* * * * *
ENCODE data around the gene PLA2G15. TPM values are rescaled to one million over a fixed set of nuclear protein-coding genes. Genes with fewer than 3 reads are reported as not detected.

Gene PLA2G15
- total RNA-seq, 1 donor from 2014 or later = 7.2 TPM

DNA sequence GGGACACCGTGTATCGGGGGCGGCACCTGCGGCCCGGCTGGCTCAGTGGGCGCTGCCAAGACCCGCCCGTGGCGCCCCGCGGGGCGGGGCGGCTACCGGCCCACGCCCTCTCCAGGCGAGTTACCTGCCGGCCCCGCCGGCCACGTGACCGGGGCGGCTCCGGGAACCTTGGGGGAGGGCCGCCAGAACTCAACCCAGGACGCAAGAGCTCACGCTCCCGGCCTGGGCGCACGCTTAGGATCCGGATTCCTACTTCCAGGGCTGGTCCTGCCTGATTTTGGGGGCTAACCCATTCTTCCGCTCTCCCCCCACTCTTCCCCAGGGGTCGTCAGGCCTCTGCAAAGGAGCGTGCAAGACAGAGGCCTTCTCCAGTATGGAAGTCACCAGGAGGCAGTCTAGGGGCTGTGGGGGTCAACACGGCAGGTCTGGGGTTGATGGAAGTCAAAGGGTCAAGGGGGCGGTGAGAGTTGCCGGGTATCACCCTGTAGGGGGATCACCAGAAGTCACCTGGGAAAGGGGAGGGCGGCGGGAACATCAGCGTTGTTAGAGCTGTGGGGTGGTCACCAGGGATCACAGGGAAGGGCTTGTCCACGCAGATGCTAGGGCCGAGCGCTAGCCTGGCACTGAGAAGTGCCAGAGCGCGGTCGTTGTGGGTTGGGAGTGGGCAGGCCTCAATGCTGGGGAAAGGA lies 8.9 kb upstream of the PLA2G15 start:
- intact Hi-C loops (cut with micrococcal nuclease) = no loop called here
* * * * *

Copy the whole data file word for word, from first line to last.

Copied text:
ENCODE data around the gene PLA2G15. TPM values are rescaled to one million over a fixed set of nuclear protein-coding genes. Genes with fewer than 3 reads are reported as not detected.

Gene PLA2G15
- total RNA-seq, 1 donor from 2014 or later = 7.2 TPM

DNA sequence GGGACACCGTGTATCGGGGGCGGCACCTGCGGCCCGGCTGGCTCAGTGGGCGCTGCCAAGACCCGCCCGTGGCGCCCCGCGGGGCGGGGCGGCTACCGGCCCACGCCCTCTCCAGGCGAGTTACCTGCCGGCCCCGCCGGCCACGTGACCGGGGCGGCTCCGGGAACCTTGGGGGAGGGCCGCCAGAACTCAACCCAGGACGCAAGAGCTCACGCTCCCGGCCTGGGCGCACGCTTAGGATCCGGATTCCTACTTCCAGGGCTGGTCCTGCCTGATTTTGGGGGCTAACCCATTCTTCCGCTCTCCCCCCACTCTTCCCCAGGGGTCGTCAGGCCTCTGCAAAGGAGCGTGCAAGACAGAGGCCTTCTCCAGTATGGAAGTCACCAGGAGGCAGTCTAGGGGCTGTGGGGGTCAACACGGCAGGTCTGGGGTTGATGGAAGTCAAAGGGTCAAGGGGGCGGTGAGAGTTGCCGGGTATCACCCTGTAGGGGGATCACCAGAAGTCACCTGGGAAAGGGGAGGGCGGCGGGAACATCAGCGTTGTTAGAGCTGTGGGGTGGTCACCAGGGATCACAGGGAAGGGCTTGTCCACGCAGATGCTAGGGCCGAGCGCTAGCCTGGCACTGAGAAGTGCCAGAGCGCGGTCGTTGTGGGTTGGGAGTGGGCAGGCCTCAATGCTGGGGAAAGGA lies 8.9 kb upstream of the PLA2G15 start:
- intact Hi-C loops (cut with micrococcal nuclease) = no loop called here